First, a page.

In this post, I will talk about common mistakes people make when using the Internet for research. The “research” could be anything from what phone to buy to fact-checking information you heard on the news.
Please note everything I say are my own opinions.
Only using social media as a source of information.
Social media (e.g. Twitter, Facebook, Reddit, Yahoo Answers, Disqus) are very popular places to get information from others. You will find the users on social media have wildly varying opinions. Unfortunately, most of these answers are given with little to no facts to back them up (a few do though).
In addition, social media tends to attract trolls who try to sow discord. Usually they gather like-minded minions who all-at-once gang up on someone they decide not to like that day. This wastes a researcher’s time, since he has to filter out irrelevant posts.
Summary: Occasionally you will find a good user on social media with quality information that is not just an opinion, but from my experience most social media answers are quickly written and are of poor quality.
“Everyone says the same thing, so it must be true!”
This one is a very common mistake. I even fell into this “everyone else says it” trap when I was younger.
This is when you do research and find a lot of people giving the same exact (or close) answer, and you believe what they are saying to be true just because everyone agrees. The problem? Everyone saying the same thing does not equal a true answer.
Sometimes (really a lot of times) the majority is not correct. How do you know that 2 or 3 people didn’t give misinformation online a while back, and everyone else jumped on the “band wagon” automatically believing what they were told and repeating the same to others?
You must conduct a lot of research – and may even experiment for yourself – to verify other people’s information (I do this a lot when solving IT problems). Some information will be accurate and others will be junk.
Some answers are obviously wrong. Like if a dozen or so people all claimed at once that they could jump 20 feet into the air with no assistance, you could safely assume they are lying (or are very delusional).
Another example is the “Linux is more secure than Windows” crowd on the Internet. You will find tons of websites that give this kind of misinformation (e.g. Windows gets viruses, while Linux doesn’t) with virtually no technical arguments to back anything up.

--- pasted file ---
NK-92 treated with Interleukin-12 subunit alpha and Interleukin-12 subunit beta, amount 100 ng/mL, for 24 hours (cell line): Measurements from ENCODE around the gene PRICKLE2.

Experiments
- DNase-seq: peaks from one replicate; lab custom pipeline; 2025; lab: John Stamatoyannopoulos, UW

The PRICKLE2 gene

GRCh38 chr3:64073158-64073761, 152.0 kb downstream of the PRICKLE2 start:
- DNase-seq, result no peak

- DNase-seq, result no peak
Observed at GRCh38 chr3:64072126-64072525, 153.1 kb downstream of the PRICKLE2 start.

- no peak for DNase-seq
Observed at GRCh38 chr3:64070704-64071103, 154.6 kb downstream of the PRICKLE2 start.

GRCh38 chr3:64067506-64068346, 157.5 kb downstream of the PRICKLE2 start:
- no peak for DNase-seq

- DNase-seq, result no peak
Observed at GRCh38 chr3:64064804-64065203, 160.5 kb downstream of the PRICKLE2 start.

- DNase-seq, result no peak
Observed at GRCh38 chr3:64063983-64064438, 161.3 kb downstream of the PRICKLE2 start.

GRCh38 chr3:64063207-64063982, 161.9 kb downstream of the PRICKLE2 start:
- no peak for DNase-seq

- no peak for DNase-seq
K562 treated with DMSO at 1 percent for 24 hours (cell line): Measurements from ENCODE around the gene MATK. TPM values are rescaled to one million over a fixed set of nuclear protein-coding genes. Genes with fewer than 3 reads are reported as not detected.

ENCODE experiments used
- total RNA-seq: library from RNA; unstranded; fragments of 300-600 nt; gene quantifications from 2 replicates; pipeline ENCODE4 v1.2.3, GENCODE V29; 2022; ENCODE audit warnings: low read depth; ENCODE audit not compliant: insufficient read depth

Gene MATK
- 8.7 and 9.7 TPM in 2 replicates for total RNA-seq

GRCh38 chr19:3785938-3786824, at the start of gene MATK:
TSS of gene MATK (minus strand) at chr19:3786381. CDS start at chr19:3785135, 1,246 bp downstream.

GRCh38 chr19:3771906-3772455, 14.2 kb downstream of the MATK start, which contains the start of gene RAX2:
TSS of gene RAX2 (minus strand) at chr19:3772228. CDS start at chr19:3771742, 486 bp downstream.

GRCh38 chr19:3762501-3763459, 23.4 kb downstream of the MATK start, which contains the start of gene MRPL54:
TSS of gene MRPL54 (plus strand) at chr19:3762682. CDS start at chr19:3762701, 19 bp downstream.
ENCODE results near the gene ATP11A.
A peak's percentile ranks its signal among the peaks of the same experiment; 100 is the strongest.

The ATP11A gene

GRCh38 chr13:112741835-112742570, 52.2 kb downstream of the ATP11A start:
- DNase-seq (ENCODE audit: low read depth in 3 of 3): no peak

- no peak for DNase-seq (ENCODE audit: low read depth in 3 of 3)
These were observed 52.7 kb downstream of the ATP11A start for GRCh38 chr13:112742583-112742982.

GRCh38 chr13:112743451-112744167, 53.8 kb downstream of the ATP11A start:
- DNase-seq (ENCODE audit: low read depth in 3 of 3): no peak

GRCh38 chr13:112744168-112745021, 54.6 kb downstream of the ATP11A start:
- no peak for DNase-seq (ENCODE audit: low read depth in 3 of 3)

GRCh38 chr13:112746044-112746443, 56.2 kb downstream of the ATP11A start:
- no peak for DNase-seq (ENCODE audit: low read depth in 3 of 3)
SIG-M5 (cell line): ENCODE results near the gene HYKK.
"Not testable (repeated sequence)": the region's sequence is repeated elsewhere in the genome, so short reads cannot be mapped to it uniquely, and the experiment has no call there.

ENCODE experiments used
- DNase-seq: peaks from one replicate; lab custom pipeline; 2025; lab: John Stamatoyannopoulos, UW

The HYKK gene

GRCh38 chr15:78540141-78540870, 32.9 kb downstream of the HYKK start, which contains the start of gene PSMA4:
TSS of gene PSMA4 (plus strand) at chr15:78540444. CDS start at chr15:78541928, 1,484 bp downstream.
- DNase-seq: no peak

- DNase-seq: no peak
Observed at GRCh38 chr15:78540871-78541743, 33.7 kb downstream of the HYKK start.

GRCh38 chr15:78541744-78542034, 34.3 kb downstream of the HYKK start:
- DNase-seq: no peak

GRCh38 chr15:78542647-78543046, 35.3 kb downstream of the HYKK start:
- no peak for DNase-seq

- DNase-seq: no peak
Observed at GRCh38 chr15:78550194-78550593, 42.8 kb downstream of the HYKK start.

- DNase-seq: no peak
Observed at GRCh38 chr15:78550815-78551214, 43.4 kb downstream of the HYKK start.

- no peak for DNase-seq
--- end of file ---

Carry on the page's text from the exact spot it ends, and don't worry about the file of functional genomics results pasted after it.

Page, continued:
Something similar happened on an Internet forum I was on several years ago. A ton of people (15+ posters) made claims that were very outlandish and unrealistic. Finally, one guy posted saying they were all lying and said if they were really doing what they claimed, they would have seriously hurt themselves. Listen…everyone except a couple of people stopped posting. The guy obviously was correct. They all were lying to boost their egos or whatever the reason.
Summary: The majority is not always correct, and may even be deceived themselves from rumors they heard or unfounded opinions presented as “facts”. Worse they may even be lying due to an agenda they have. This does nothing to help the researcher who is needing honest, accurate answers to his questions.
Blindly trusting information obtained on Wikipedia without verifying.
I’ve observed many people quoting Wikipedia like it’s the Bible and can give no wrong answers. I must disagree.
I have read things (e.g. health & politics) on Wikipedia that were at the very least biased and at worst propaganda. This is due to literally anyone being able to edit most articles on Wikipedia.
I had one Wikipedia article that made a bold claim, but when I clicked the link going to the supposed source of this information, the link didn’t even exist. Someone just made up stuff and gave a phony link to make it look good to people who didn’t bother to verify.
Even if the article’s author is telling the truth, a self-appointed “fact-checker” on Wikipedia may erase their edit due to a severe bias.
Summary: I find Wikipedia useful when it comes to topics such as PC/Console/Server technology or basic information about someone popular (e.g. their age & net worth). Anything else (e.g. politics, science, history, the Bible, etc.) tends to attract people with a major bias to intentionally give misinformation to others.
“Professionals (e.g. doctors, politicians, scientists) can be trusted to give accurate information on the Internet.”
Unfortunately, people who should “know the facts” don’t always know the facts. Sometimes they guess while claiming they “know for sure”, they may assume information they received is correct (without verifying), or they just plain make up information to support their agenda.
Of course, I am not saying all professionals do this, but it is a very common occurrence (e.g. fake news via the mainstream media).
This means if you automatically believe information without verifying “because my doctor said so” or “my nice newscaster in a suit & tie said so”, you may find that the information was not as accurate as you thought and this may lead to trouble for you.
Also, watch out for professionals who predict the price of stocks & cryptocurrency. In my experience, many people who give trading advice are just guessing themselves while passing off their opinions as verified facts (e.g. “the price of a particular stock @ $22.00 per share will rise to $25.00″…later on it doesn’t come close and may even drop).
I am not saying they have bad intentions when giving advise, but if you are not careful, this can bite you badly in the wallet.
Summary: Always verify information you receive, even if it comes from a “trusted” source. That source may be giving accurate data, but you should still do your due diligence and verify.
Posted in General, Internet and Servers